Sunday, May 3, 2009

A Parent's Worst Nightmare

Stewart O’Nan has written twelve works of fiction. I read his wonderful novel “Last Night at the Lobster” (previously blogged by Charlotte) and wanted to read more of his fiction. His latest novel “Songs for the Missing” is an absorbing, simple story that quietly reveals the raw edges of human emotions.

Kim Larsen is an eighteen year old girl, a little on the wild side, who has just graduated from high school in a small town in Ohio. She has a job at the local Conoco mini-mart. She has a best friend and a boy friend and they are all looking forward to leaving Kingsville and going off to college. It all seems very ordinary. One afternoon Kim meets her friends to hang out at the river before her afternoon shift. She leaves her friends but she never makes it to work. The next morning Kim’s parents find that her bed has not been slept in.

And so begins the story of a parent's worst nightmare. A child has vanished. In this case the child is eighteen so the police are slow to name it a kidnapping. Stewart O’Nan has written a story about loss and the way the people closest to Kim deal with this loss. Kim’s father is a real estate agent who drives his car up and down the interstate looking for his daughter. Kim’s mother is a nurse who goes to the media and the internet to find her child. But the soul of the story rests with Kim’s fifteen year old sister, Lindsay. The author touches the depth of loss through Lindsay. She becomes remote. She can’t deal with her parents and all that is happening around her. She is devastated but she cannot express her feelings. She wants to be left alone, not noticed. Each character in the story is listening to a different “song” as they try to find Kim.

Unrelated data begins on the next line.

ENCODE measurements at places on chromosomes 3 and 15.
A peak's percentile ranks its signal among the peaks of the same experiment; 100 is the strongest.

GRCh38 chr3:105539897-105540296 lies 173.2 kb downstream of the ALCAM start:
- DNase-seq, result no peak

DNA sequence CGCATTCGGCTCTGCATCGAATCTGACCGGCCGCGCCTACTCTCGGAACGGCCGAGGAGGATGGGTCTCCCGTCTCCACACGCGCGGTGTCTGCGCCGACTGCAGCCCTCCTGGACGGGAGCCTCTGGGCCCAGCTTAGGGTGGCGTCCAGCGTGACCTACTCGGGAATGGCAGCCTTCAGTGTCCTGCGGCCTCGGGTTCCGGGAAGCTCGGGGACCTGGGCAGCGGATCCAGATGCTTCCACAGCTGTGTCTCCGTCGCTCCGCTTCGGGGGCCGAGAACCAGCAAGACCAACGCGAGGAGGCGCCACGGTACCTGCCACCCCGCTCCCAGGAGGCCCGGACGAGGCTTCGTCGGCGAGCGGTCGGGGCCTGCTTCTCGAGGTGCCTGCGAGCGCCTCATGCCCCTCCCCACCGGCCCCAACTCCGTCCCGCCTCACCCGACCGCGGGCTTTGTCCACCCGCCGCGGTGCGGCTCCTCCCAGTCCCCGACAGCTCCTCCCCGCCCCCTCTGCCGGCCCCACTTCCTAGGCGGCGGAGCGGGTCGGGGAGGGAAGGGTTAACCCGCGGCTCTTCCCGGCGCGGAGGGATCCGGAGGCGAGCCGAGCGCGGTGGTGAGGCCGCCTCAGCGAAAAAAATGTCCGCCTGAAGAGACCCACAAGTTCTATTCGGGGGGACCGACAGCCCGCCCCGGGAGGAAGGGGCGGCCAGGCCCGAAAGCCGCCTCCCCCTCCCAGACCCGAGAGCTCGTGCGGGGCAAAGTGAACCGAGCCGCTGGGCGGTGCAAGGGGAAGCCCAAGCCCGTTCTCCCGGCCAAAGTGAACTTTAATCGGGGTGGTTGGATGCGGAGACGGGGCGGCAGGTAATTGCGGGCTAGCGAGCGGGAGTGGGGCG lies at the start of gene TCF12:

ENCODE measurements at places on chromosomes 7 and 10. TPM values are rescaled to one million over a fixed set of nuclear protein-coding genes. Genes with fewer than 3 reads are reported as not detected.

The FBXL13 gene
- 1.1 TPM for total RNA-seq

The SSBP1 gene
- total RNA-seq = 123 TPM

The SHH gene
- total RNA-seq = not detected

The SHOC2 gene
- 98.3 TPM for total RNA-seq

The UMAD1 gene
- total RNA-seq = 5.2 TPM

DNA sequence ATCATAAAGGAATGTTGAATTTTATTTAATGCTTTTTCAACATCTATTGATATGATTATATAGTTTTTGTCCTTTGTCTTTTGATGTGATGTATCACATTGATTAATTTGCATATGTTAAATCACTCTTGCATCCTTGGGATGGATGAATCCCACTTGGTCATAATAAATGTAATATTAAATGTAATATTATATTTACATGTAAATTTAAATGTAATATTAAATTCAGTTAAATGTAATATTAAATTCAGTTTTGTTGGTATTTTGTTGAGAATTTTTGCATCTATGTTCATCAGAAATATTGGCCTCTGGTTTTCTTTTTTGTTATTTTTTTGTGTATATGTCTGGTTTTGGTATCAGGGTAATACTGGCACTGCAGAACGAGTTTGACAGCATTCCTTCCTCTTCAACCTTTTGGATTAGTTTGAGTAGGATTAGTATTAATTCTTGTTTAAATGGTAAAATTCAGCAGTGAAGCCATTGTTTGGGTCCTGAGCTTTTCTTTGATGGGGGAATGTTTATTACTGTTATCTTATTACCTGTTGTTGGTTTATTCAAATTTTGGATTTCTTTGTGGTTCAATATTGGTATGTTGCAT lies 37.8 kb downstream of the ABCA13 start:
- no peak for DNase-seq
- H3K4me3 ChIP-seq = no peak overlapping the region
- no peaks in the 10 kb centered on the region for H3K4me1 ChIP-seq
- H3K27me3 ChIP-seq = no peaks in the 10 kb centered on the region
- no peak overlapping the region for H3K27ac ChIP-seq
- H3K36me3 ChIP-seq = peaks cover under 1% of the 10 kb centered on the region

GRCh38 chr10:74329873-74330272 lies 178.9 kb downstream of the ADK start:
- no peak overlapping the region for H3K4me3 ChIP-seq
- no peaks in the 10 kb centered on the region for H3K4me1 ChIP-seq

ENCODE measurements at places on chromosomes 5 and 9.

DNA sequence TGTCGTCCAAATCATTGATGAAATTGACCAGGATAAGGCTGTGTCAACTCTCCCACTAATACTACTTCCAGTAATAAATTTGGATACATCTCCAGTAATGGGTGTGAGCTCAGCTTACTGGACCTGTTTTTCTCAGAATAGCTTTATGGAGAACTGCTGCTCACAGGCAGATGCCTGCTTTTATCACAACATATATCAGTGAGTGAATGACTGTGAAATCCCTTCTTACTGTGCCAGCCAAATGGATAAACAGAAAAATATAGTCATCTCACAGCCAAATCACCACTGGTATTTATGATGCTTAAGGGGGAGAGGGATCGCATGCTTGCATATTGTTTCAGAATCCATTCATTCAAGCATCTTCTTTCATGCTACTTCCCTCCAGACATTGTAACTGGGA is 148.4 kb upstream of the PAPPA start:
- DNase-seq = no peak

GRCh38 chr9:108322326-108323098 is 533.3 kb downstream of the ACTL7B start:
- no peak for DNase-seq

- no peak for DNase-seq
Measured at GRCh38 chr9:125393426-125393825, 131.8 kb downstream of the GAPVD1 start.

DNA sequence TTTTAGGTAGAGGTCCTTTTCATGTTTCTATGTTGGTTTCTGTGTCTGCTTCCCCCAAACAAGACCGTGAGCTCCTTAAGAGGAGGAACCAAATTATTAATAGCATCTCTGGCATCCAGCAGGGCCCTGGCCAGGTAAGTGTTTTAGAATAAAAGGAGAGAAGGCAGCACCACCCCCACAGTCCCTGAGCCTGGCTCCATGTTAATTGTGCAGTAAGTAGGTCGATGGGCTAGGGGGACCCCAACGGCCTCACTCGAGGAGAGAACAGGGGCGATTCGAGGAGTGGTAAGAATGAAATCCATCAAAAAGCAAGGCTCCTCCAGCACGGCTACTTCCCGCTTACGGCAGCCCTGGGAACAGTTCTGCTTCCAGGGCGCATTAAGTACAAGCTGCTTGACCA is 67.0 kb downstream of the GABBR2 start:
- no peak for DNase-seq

Stewart O’Nan has written a slow paced story that artfully presents the sorrow of loss and mixes it with the elation of hope. He accomplishes this feat by switching the voice from character to character letting the reader hear the viewpoint of each one as they struggle to understand what the loss means to them.

What happened to Kim is only one of the reasons to read this insightful, suspenseful and well written novel.

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